Those rolling stones: coordination in waste policy
Are we pushing boulders uphill just to see them roll back on top of us? Nick Harford looks at the need for greater coordination in national waste policy.
Development of waste and recycling policy is a lot like the legend of Sisyphus – it can feel like rolling a boulder up a great hill just to see it roll back down again.
But every now and then the rock gets rolled over the top, and actions and outcomes abound. Like most areas of good policy development, in waste there is nonetheless the need to grind out and test responses time and time again.
To force the analogy a bit, what we are seeing in waste policy in Australia at present is not a collective attempt to roll that boulder, but a fractured approach where industry players and governments are pushing their individual pebbles down the policy path. Some policy advances are being made, but the boulder is not really going anywhere at present.
This fractured approach is not delivering a good outcome for Australia, our environment or our economy. But there are perhaps winds of change. Of late there has been a noticeable outpouring of calls from waste and recycling industry leaders for greater policy cohesion and consistency.
The Waste Management Association of Australia (WMAA) is calling for greater national leadership. WMAA released a five-point plan, arguing strongly that the economic importance of the waste and resource recovery industries and the need for appropriate protection of the environment and public health demands greater national coordination and consistency.
The Australian Council of Recycling (ACOR) is warning that aspirations for resource recovery are threatened, and the sector’s strong economic and environmental contribution is at risk of being squandered. Pointing to declining scrap metal prices and a stagnant overall national recycling rate, ACOR argues that the absence of a consistent national approach and suitable policy interventions are lowering our standard of waste management and resource recovery.
Some may well say that these industries will seek interventions to benefit them and their members, but there is an underlying issue of potential public good that is hard to refute.
What we call waste is a sign of inefficiency. It is not acceptable nor is it in the best interest of Australia’s economy or environment for people to continue to throw away and send to landfill materials that have an economic value, can generate environmental improvement or may cause environmental harm.
Having said that, the amount of waste material generated in Australia is often beyond the direct control of individuals and organisations. The totality of waste generated in Australia – especially non-organic waste – is partly a function of population, income and urbanisation, and partly, and increasingly, a function of global production and consumption.
The resource recovery side of waste management is also increasingly influenced by global factors. Solid waste materials recovered for recycling are priced and traded globally. Australia is presently a net exporter of many recovered materials such as paper, plastics, metals and many components from e-waste.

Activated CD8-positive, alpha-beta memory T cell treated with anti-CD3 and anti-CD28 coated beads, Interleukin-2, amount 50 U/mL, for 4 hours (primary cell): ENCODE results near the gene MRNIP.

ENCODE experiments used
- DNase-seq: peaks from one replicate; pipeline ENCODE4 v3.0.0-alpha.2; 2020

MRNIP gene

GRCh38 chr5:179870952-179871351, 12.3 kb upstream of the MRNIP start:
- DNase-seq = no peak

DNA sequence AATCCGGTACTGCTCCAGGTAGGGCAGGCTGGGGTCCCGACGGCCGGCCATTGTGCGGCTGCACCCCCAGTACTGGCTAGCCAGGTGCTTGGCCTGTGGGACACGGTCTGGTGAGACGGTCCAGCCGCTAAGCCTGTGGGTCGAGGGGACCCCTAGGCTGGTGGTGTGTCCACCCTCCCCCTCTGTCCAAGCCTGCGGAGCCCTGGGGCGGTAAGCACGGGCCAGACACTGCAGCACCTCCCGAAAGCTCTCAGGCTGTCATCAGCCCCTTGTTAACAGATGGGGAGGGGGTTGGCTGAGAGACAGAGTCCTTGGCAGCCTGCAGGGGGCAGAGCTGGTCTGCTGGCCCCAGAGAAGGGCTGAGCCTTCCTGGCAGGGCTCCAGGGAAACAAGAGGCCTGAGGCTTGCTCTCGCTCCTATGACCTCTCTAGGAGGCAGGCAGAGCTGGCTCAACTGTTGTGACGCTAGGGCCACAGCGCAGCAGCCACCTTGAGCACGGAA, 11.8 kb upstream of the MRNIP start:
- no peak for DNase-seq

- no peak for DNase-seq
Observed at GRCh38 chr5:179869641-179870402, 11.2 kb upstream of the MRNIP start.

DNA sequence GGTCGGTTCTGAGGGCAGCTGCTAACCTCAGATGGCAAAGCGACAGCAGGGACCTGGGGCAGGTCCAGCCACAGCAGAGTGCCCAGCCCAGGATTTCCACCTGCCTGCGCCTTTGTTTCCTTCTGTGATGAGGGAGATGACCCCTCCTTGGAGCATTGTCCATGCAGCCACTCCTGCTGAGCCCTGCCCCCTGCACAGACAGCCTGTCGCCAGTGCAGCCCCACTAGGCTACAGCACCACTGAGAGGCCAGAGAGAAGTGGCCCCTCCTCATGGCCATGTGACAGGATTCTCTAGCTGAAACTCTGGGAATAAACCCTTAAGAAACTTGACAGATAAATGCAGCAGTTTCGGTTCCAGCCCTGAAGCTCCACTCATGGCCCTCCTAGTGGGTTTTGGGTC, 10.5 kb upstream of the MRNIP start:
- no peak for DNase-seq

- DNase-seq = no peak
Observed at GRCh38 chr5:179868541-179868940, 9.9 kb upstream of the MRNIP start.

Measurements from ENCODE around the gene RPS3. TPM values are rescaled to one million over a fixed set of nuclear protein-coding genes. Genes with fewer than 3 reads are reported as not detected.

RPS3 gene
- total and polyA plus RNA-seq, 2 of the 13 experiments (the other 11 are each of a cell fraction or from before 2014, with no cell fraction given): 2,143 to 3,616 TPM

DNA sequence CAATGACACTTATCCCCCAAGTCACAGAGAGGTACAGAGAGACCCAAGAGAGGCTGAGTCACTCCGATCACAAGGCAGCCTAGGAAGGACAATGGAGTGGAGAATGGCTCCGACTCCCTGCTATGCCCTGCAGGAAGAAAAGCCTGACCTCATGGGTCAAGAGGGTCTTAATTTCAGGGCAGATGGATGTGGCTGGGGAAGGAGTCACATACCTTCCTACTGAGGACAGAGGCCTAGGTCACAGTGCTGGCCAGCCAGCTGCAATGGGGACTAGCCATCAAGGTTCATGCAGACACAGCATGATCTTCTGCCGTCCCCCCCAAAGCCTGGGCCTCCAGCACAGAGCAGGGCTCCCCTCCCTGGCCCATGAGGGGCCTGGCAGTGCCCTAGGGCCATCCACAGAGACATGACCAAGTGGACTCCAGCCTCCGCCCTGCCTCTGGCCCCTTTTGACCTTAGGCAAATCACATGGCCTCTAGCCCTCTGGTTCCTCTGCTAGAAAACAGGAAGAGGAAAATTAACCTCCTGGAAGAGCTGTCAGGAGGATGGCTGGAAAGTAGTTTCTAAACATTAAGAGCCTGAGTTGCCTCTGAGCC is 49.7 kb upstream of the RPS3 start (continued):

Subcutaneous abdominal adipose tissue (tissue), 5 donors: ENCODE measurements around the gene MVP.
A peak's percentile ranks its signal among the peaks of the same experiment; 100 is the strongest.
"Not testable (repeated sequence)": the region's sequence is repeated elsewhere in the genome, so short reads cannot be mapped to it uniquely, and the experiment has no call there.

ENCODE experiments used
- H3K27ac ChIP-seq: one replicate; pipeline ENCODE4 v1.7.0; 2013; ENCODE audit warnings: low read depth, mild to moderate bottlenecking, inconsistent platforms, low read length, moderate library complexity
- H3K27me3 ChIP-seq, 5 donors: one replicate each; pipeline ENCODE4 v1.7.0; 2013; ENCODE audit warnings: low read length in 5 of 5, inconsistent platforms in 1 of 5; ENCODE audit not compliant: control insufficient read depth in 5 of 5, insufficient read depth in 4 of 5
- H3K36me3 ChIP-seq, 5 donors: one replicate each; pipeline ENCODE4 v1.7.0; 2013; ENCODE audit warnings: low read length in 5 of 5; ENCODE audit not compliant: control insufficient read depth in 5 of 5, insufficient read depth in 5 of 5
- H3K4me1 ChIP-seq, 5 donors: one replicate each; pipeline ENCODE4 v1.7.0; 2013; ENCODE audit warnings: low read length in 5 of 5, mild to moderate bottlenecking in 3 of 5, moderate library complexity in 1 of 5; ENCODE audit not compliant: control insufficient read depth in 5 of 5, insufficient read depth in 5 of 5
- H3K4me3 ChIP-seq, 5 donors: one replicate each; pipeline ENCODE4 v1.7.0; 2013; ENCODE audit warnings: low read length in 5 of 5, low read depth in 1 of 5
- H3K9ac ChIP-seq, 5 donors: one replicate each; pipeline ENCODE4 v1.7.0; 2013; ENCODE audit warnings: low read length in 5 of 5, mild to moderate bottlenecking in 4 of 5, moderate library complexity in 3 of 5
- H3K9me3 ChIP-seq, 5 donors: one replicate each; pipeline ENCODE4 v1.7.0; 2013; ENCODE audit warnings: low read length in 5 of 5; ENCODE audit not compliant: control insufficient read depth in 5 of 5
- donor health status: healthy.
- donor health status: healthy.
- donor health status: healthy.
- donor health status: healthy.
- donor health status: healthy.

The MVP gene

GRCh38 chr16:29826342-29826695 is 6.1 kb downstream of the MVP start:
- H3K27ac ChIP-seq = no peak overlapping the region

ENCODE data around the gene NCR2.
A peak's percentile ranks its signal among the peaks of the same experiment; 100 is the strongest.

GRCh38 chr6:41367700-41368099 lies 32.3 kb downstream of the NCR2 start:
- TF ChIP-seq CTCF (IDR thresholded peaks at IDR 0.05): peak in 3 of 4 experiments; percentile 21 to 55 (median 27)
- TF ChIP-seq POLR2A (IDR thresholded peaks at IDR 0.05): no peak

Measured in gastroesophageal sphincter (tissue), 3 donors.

Waste, of course, can be reduced and better managed through increased awareness that leads to behaviour change – either upstream in product design, manufacture and distribution, or at the ‘end-of-pipe’ disposal point. Such change can influence waste generation while also enabling greater resource recovery and economic generation.
However, raising awareness and changing behaviour conflicts with the market forces of global production and consumption. So where the market is not delivering good waste management, where valuable resources are being lost and where health and the environment are exposed to risk, policy needs to address market failures and provide appropriate interventions.
In waste, this is best done through direct regulation of materials (such as mandated treatment of a particular waste or a ban from landfill) and through market price signals that incentivise behaviour change and investment.
Such change is happening. It’s just not happening at a large scale and with any consistency and coordination across the country.
“It is not acceptable nor is it in the best interest of Australia’s economy or environment for people to continue to throw away and send to landfill materials that have an economic value, can generate environmental improvement or may cause environmental harm.
Waste and recycling policy is not dramatically different to many other areas of our economy and policy, which are also suffering from lack of coordination and consistency. The Council of Australia Governments (COAG) and the whole commonwealth/state relationship for policy and program delivery have both seen a tug of war between governments and other stakeholders in recent years.
A difference with waste is that we already have an agreed roadmap for waste and recycling – the National Waste Policy.
Seven years on from initiation of the National Waste Policy, its aims and key strategies remain valid. It remains relevant to Australians, our environment and the waste and recycling industries. As the policy is due to expire in 2020, it is timely to revisit and pursue means to refresh and renew it.